Technology and Requirements Management......Page 112
Agile Project Management......Page 114
Information and Communications Technology (ICT)......Page 115
Critical Chain......Page 116
The New Accommodation Programme (NAP)......Page 117
Developing Enterprise-Wide p.m. Capability: The US Department of Energy (DoE)/NRC Study......Page 118
References and Endnotes......Page 119
Strategy and Governance......Page 123
Best Practice Guidelines and Maturity......Page 124
Critical Management......Page 126
Learning and Development......Page 128
References and Endnotes......Page 129
7: The Development of Project Management: Summary......Page 132
Part 2: Deconstructing Project Management......Page 137
The Domain......Page 139
Deconstructing Deconstruction......Page 140
Levels 1–3 in the Management of Projects......Page 141
Developing Projects......Page 144
References and Endnotes......Page 145
Scope Management......Page 147
The PBS and the WBS......Page 148
Baselining scope......Page 149
Configuration management......Page 150
Phasing and fast-tracking......Page 152
Bottom-up scheduling......Page 153
Resource scheduling......Page 155
Critical Chain......Page 157
Last planner......Page 158
Software estimating......Page 159
Uncertainty, contingencies and low-balling......Page 160
Budgeting......Page 162
Cash flow......Page 163
Performance Management (Earned Value)......Page 164
References and Endnotes......Page 166
Sponsor-project manager roles......Page 169
Other p.m. roles......Page 171
Structure......Page 173
The project life-cycle......Page 174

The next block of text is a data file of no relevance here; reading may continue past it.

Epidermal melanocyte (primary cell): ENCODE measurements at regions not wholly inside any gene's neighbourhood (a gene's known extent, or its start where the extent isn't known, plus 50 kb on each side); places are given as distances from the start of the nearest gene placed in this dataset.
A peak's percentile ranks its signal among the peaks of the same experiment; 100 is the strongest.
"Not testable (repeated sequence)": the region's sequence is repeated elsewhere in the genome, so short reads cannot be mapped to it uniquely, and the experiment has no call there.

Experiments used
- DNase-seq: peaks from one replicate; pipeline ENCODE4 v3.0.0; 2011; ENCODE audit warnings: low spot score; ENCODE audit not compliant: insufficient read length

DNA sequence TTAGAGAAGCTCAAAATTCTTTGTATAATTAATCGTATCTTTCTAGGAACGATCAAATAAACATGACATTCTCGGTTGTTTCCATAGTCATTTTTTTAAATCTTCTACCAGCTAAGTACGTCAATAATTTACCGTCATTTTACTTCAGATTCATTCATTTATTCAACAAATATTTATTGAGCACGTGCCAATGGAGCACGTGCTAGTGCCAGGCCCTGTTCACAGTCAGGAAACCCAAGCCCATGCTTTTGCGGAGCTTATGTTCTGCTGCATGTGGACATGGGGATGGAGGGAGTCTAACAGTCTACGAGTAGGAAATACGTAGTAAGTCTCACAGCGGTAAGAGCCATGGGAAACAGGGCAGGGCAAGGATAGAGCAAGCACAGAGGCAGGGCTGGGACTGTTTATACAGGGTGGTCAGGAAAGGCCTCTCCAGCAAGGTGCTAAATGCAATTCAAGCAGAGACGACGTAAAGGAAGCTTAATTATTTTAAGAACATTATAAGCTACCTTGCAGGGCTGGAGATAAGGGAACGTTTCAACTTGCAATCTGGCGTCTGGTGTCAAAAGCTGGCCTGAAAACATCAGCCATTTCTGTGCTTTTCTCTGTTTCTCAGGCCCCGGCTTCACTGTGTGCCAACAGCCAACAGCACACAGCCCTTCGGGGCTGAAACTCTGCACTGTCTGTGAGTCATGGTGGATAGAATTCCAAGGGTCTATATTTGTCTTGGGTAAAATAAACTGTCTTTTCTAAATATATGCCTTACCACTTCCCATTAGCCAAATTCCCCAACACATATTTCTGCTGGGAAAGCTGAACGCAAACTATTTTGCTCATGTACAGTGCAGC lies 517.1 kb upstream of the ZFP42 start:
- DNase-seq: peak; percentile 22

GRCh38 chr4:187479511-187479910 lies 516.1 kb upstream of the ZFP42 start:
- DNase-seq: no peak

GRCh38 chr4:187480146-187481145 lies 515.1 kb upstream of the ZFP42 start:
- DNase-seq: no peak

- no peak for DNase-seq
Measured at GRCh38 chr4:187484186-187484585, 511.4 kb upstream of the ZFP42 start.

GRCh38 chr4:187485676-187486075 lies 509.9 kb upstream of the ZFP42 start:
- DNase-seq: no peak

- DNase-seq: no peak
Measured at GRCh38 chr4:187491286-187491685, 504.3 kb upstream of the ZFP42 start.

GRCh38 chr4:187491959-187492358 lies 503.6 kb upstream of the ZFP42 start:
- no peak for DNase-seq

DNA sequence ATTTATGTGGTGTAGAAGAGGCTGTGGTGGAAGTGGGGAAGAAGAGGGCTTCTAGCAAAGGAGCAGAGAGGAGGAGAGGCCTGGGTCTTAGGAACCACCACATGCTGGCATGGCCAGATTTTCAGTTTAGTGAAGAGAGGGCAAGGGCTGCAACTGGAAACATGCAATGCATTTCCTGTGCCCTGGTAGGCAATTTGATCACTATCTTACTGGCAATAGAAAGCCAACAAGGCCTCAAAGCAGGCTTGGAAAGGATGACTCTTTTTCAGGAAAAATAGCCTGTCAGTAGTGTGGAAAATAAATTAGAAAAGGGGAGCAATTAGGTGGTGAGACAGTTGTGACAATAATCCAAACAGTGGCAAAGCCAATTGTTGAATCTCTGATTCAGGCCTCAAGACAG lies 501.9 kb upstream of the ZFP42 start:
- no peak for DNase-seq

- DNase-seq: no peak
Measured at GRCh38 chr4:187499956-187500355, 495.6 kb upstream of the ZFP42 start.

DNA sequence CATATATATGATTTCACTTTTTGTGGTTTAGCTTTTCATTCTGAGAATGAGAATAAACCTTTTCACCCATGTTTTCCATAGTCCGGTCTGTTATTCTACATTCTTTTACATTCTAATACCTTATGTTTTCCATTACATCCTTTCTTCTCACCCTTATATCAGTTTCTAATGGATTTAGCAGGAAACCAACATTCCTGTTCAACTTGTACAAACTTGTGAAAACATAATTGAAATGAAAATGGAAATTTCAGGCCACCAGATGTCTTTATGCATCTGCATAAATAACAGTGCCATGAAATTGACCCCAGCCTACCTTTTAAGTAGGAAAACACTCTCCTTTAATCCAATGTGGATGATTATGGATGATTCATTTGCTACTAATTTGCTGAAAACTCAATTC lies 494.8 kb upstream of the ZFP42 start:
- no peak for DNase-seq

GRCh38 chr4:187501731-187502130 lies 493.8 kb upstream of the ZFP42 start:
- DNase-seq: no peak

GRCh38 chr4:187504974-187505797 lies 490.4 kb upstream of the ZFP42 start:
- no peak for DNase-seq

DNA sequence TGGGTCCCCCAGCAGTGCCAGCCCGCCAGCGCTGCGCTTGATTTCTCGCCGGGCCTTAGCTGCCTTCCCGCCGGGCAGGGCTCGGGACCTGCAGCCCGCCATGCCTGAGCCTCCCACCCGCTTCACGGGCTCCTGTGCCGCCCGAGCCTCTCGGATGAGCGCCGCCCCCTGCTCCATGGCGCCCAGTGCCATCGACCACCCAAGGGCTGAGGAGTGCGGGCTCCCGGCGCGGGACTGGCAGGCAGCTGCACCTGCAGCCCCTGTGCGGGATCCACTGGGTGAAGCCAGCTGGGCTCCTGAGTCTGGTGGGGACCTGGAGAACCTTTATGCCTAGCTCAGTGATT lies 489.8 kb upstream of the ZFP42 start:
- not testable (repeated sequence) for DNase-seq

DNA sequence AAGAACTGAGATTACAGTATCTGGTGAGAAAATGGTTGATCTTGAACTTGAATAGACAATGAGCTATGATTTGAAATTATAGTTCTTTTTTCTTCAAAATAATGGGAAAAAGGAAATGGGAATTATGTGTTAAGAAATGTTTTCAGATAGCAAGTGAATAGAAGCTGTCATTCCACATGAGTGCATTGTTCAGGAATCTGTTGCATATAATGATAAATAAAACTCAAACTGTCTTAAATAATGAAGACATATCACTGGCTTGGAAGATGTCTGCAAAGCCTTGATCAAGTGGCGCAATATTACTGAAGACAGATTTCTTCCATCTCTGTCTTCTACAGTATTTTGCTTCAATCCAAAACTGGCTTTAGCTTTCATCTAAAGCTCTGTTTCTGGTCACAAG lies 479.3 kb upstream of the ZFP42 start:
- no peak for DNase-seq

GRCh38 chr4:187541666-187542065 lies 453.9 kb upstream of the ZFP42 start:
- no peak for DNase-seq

Overlapping and sub-dividing stages......Page 175
Functional, project and matrix forms......Page 176
Networks......Page 179
Contingency Theory and Organisation Design......Page 180
References and Endnotes......Page 181
Governance......Page 184
Strategy......Page 185
The Front-End......Page 188
References and Endnotes......Page 189
12: Managing the Emerging Project Definition......Page 191
Requirements Management......Page 192
Innovation......Page 194
References and Endnotes......Page 198
13: Procurement and the Project’s Commercial Management......Page 200
Acquisition and Contracting Strategy......Page 201
Work packaging......Page 202
Partnering and Alliancing......Page 203
Procurement......Page 205
Contract Administration......Page 206
References and Endnotes......Page 208
Building Value, Achieving Benefits......Page 210
Value Management......Page 212
Benefits Management......Page 213
Risk and Opportunity Management......Page 214
Quality Management......Page 216
Health, Safety, Security, and Environment (HSSE)......Page 218